"What a mess!" indeed. The thing that I get, over & over, from Wittgenstein is that there is no "logical platform," as you so nicely put it, to our practice of language. It is, in fact, a practice, in the sense that we have to keep trying to get it right, but also in the sense of spiritual practice. Wittgenstein, with all the precision of a great intellect trained in mathematics & engineering, is also the person who crouched on the trenches of the losing side in WWI, scribbling notes for what would become the Tractatus, which is surely the final document of Western logicism, though many later philosophers are clearly unaware of this fact & go on producing texts in a sort of vague afterlife of the Analytic.

Is the Wittgenstein of the Philosophical Investigations one of these posthumous philosophers? The tension in this text--which I find both seductive & dismaying--between logic & poetry seems impossible of resolution, threatening to sink the whole enterprise. But of course it is just such intellectual (in the broadest sense) high-wire acts that fascinate & illuminate: the later poetry of James Wright, the novels of Thomas Mann, the late sonatas & quartets of Beethoven, most of Thelonious Monk, the remarks in PI . . .

We're all boxed in
no place to escape . . .
All my powers of expression
I thought so sublime
could never do you justice
In reason & rhyme.
Only one thing I did wrong--
stayed in Mississippi a day too long.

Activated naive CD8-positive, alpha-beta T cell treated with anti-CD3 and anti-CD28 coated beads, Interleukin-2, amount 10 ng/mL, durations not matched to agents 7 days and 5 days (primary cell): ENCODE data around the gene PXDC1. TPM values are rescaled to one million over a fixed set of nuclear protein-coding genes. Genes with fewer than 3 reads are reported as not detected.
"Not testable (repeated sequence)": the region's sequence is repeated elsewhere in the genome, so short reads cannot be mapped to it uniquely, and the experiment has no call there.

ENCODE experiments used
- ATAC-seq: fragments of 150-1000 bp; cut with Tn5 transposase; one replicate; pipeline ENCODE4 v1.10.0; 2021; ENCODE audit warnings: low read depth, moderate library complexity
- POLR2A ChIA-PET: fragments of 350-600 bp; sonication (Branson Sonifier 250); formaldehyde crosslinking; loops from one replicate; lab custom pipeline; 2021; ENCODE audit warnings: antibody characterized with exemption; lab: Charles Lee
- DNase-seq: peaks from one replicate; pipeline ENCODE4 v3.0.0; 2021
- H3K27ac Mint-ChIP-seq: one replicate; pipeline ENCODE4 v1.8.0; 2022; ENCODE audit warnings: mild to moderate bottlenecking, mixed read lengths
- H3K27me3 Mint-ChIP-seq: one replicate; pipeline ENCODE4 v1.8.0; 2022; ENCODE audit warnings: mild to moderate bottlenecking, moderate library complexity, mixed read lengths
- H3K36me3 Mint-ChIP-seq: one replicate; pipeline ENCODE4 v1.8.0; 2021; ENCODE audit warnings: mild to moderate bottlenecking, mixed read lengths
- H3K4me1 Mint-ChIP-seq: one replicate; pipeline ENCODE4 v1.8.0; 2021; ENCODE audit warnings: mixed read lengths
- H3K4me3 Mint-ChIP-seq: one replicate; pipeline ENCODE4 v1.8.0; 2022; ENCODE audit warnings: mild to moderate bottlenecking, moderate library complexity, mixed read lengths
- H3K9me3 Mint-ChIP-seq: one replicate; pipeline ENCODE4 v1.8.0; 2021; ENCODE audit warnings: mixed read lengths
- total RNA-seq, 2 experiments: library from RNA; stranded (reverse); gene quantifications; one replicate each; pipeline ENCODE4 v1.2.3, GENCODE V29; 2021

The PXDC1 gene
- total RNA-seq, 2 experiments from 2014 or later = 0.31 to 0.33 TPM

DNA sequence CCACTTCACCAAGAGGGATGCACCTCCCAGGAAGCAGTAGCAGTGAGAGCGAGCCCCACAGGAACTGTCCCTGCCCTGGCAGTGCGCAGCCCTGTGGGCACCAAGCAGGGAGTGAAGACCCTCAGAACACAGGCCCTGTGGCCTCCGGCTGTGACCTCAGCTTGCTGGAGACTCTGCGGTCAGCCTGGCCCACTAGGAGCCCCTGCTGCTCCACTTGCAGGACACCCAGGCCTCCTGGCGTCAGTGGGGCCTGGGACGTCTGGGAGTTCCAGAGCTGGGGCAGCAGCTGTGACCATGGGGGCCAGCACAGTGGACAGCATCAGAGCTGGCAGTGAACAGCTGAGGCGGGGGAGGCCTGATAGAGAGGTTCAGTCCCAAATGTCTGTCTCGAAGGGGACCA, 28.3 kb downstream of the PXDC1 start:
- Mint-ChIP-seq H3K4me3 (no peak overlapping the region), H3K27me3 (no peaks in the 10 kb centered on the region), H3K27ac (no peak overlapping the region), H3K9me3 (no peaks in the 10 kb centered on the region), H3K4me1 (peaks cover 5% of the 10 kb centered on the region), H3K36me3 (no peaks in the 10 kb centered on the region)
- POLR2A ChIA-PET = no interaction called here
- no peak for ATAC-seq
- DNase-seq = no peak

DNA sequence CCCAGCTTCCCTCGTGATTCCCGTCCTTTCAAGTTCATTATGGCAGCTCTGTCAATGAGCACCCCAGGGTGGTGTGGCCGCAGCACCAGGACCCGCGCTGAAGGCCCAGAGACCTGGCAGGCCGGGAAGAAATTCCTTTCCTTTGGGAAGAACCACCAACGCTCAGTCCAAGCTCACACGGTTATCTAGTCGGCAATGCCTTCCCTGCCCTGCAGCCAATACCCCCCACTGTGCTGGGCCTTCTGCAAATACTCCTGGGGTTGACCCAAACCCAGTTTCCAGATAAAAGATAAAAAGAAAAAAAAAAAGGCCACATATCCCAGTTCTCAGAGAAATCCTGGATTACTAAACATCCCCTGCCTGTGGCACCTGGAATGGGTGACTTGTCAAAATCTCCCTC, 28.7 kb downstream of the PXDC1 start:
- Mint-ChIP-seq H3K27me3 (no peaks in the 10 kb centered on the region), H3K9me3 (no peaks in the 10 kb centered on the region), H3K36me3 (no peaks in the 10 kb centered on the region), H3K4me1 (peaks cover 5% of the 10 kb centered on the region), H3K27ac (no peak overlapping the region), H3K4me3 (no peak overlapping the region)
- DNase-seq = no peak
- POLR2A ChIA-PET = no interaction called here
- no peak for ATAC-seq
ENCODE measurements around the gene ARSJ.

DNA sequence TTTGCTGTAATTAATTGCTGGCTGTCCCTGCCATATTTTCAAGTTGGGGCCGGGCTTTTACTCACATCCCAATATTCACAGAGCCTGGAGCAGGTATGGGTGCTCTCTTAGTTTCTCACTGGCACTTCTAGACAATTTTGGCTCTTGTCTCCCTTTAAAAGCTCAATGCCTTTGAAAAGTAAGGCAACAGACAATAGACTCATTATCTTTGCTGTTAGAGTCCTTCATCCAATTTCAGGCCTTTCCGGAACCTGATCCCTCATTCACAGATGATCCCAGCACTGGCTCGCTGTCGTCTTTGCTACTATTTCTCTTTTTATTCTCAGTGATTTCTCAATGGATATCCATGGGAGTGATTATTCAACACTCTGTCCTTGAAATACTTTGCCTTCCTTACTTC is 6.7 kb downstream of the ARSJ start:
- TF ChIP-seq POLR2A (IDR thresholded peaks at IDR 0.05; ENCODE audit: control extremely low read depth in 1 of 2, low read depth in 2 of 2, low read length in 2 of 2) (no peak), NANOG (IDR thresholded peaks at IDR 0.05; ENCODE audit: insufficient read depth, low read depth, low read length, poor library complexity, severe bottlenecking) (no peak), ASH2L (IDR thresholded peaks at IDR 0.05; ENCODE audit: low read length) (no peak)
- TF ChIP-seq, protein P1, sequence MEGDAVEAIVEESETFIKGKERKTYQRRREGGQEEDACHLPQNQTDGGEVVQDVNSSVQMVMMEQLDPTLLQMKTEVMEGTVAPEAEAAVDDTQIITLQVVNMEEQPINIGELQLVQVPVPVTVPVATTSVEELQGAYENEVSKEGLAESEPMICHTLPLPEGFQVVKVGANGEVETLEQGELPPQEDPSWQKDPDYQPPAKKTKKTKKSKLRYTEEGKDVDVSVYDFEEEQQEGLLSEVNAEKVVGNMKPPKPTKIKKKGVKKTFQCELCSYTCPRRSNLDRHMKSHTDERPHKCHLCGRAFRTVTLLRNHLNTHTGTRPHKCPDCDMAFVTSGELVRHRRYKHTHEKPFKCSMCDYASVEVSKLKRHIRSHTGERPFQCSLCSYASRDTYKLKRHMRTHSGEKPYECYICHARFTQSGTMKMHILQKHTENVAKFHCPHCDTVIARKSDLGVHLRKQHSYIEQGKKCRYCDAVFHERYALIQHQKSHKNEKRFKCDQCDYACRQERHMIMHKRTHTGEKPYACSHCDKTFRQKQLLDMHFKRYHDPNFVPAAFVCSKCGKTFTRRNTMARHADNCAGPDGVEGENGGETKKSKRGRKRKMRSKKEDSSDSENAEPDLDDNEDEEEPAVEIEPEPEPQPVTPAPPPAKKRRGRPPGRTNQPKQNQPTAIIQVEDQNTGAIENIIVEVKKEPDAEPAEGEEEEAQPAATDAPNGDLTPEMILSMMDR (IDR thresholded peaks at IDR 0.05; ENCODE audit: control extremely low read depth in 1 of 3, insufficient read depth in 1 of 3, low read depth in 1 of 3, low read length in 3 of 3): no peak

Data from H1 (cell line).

[Bob Dylan, "Mississippi." From Love & Theft]

Where the hell am I going with this? How's this? Wittgenstein teaches us that there are no platforms, no foundations for our thought, just amazingly articulate games of language, while all the while longing desperately for certainty & encoding that longing into the very structure of the remarks.

I got a cravin' love for blazing speed
Got a hopped up Mustang Ford
Jump into the wagon, love, throw your panties overboard
I can write you poems, make a strong man lose his mind
I'm no pig without a wig
I hope you treat me kind
Things are breakin' up out there
High water everywhere
[Bob Dylan, "High Water." From Love & Theft]

Things are breakin up out there. And yet we put the chaos into songs, into works of philosophy, into lectures & books of poems & conversations in the hallway. So all this attention to patches of color & brooms in the corner it's poetry. That's what W. means in Culture & Value when he says that philosophy should be written like poetry--not "pretty," not decorative, not superficial adornment, but the actual welter & shambles of getting through the day. It is, of course, an impossible prescription. But when did that ever stop us.

Been workin' on the mainline - workin' like the devil
The game is the same - it's just up on a different level
Poor boy - dressed in black
Police at your back
[Dylan. ibid]

I think Dylan is about to lead me to a discussion of Husserl, but that will be tomorrow. As if I knew anything about Husserl. You keep talking about Wittgenstein. You're the bass player in this combo--I'm the addled guy on tenor sax.


Post a Comment

<< Home